Ride Metro Bike Share for $1.75 beginning today

Metro Bike Share has always aimed to be accessible and Metro is making the service even more affordable by reducing prices across the system. Starting today the prices for the Single Ride, Day and Monthly passes will be reduced as follows:

  • Single Ride: $1.75 for each 30-minute trip (down from $3.50) and then it’s $1.75 for every 30-minute trip thereafter.
  • Day Pass: $5 per day (down from $7). All trips 30 minutes or less are free and then it’s $1.75 every 30 minutes thereafter.
  • Monthly Pass: $17 per month (down from $20). All trips 30 minutes or less are free and then it’s $1.75 every 30 minutes thereafter.
  • Bike Share for Business $10 per month per employee (down from $12). All trips 30 minutes or less are free and then it’s $1.75 every 30 minutes thereafter.

With the $1.75 Single Ride, Metro is bringing the price in line with a one-way fare for Metro’s Bus and Rail System and furthering the agency’s commitment to providing affordable and sustainable transportation options to Los Angeles residents and visitors.

Stay tuned later this year for other pass options that offer price reductions, including a $150 Annual Pass and $5 per month/$50 per year passes for eligible seniors, students, disabled/Medicare and low-income individuals.

Want to learn more or sign up for a pass? Head to bikeshare.metro.net and get riding!

12 replies

  1. What is the projected impact on revenues? And if the projection is for less revenue, where will that lost revenue be taken from?

    • Hi Andrew;

      This is from the Metro staff report to the Metro Board in May, asking for Board approval of the new fare structure:

      FINANCIAL IMPACTAdoption and implementation of the new Bike Share Business Plan and fare structure is expected tobe revenue neutral. It is anticipated that the new fare structure will increase ridership of Metro BikeShare and transit. Net revenue and cost impacts compared to the existing structure are to bedetermined.Impact to BudgetThere is no impact to the FY18 budget. If additional funds are required in FY19, we will return to theBoard or reallocate funds through the FY19 mid-year budget process.

      You can find the entire report here: https://boardagendas.metro.net/board-report/2018-0138/

      Steve Hymon
      Editor, The Source

  2. Is it feasible to replace the day pass with a daily cap? That is, $1.75 for the first 30-minute ride in a day, $1.75 for the second ride, and then the third ride brings the daily total to $5.00 and afterwards all rides under 30 minutes are free till the end of the day.

    • Hi,

      Transfers are not yet possible and it is something staff is working on. At this time, just the pricing has changed.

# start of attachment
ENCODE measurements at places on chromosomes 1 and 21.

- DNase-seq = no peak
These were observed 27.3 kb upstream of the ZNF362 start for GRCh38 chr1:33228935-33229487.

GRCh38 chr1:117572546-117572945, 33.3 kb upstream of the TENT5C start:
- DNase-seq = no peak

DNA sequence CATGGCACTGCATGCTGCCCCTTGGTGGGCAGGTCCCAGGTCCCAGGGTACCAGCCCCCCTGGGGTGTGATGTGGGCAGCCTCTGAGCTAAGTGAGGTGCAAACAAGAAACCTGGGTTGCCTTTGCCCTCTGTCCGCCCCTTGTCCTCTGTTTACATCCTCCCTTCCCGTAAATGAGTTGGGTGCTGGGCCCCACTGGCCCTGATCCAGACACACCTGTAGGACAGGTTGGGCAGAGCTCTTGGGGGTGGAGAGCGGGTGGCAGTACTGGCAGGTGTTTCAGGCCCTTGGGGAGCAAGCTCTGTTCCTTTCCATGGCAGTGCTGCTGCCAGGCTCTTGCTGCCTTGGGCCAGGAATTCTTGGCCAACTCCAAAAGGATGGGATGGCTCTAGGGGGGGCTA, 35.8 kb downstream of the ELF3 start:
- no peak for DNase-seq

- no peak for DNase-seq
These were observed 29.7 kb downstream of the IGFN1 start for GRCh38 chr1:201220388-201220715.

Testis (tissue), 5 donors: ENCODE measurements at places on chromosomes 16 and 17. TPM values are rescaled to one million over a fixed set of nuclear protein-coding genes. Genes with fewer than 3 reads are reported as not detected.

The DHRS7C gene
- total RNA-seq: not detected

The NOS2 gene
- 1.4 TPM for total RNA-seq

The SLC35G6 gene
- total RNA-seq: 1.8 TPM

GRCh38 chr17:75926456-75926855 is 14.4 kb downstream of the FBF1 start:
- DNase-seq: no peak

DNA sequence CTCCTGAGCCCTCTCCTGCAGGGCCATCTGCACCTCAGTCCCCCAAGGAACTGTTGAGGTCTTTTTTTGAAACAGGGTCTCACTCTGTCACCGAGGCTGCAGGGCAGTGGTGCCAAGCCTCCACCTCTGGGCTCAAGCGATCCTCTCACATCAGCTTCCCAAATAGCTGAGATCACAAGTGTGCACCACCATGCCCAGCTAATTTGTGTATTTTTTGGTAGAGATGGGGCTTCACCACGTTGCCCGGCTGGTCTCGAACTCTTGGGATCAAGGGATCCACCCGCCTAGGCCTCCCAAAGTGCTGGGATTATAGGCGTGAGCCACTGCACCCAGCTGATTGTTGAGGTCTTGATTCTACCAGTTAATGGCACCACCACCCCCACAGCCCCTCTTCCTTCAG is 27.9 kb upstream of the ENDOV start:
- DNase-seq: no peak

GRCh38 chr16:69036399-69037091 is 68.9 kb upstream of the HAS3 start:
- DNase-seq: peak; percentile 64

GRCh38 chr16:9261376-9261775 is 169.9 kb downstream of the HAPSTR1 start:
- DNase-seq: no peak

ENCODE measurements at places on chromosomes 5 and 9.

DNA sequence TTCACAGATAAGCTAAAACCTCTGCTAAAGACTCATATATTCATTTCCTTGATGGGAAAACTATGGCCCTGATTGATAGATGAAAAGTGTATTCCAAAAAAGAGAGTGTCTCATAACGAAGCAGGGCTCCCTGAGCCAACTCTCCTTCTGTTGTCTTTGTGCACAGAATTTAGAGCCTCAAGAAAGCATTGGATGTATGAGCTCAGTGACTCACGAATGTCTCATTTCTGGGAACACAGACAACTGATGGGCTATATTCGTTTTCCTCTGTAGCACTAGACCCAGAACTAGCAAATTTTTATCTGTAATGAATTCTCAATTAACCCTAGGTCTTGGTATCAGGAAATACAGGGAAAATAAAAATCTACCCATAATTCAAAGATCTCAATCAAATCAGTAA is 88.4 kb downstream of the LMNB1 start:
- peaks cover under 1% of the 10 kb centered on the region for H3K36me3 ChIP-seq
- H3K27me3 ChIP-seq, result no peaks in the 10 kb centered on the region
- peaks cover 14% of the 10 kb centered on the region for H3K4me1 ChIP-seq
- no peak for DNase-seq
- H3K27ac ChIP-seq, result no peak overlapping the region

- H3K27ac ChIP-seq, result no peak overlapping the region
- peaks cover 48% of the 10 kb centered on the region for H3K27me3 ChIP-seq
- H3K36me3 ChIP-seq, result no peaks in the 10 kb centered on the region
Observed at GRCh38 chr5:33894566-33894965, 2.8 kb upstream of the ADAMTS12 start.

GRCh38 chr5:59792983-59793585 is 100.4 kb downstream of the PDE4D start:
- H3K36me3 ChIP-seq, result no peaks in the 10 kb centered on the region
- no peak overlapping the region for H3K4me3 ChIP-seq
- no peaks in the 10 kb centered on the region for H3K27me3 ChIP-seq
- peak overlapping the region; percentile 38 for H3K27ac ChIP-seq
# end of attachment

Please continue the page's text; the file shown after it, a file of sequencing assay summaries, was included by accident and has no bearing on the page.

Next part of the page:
Thank you,

      Anna Chen
      Writer, The Source

  3. With the Day and Monthly Pass, you can still end up paying more if you exceed 30 minutes per use. Anytime you use it for 30 minutes more, you incur another $1.75. Nobody can get around LA in 30 minutes. Plus, you need to find where to drop it off. They really need to re-think this approach. I doubt anyone will use it more than twice a day if they’re commuting and they are likely to use it more than one hour each way.

    • The Metro Bike Share system is designed for short trips. Its not designed to “get around LA”. The longest trip possible using Metro Bike Share in the Downtown LA coverage area is from Chinatown to USC, a distance of five miles. A strong bike rider can easily cover this distance in less than 30 minutes. An if you can’t make it all the way in 30 minutes, all you have to do is stop at on of the Bike Share hubs and switch to another bike. That’s how the system works when you have a pass.
      As for “finding where to drop it off”, that’s what the cell phone app is for.

      • That’s an awful system. So they expect you to find another bike within 30 minutes? What if no bike is available? You can’t get around to anywhere in 30 minutes in LA. No wonder it’s barely used. If it’s just for casual and recreational use, then why is Metro involved? Regardless if a strong rider can get from Chinatown to USC in 30 minutes, most people cannot. They should just allow one hour increments. Heck, they already changed Metro transfer times to 2 hours, obviously due to the unreliable Metro bus system.

        • Have you ever used this bike system? If I need to go to USC from Chinatown, I’m using buses and trains. If I need to go to Little Tokyo from the Financial District, I’m taking a Metro bike. We have quite a few options available here, choose wisely.

          I’ve also never run into the issue of arriving at a bike station that has zero bikes. If you’ve got a smart phone, you can easily see which stations have bikes and open docks.

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